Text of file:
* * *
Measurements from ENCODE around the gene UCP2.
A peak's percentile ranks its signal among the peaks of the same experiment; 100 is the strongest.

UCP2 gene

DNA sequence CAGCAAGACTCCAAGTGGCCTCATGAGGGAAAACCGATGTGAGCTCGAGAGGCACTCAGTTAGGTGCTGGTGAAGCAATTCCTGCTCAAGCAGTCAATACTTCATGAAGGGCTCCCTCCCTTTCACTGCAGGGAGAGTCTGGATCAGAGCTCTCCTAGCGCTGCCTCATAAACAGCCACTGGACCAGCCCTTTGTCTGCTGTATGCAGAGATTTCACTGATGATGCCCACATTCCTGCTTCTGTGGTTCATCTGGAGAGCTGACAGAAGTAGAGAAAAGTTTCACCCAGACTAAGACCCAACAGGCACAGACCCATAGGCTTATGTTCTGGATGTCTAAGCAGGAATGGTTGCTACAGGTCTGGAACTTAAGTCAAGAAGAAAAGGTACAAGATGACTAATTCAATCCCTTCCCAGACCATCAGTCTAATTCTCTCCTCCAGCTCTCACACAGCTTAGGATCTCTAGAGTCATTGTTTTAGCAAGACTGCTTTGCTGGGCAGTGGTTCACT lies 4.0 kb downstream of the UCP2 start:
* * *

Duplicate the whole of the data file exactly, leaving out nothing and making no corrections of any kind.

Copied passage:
Measurements from ENCODE around the gene UCP2.
A peak's percentile ranks its signal among the peaks of the same experiment; 100 is the strongest.

UCP2 gene

DNA sequence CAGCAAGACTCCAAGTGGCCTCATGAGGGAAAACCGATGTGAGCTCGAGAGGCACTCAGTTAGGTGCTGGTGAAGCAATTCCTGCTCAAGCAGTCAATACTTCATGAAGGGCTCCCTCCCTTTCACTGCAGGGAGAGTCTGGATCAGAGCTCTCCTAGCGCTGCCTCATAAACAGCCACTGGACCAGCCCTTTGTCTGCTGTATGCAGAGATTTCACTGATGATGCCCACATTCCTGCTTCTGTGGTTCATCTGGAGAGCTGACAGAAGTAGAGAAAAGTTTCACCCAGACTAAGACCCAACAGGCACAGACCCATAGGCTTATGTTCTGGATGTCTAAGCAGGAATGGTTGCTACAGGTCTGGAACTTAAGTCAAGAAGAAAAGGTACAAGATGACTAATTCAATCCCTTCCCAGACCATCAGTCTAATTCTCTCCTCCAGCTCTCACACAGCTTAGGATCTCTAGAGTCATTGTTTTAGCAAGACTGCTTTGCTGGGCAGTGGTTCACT lies 4.0 kb downstream of the UCP2 start: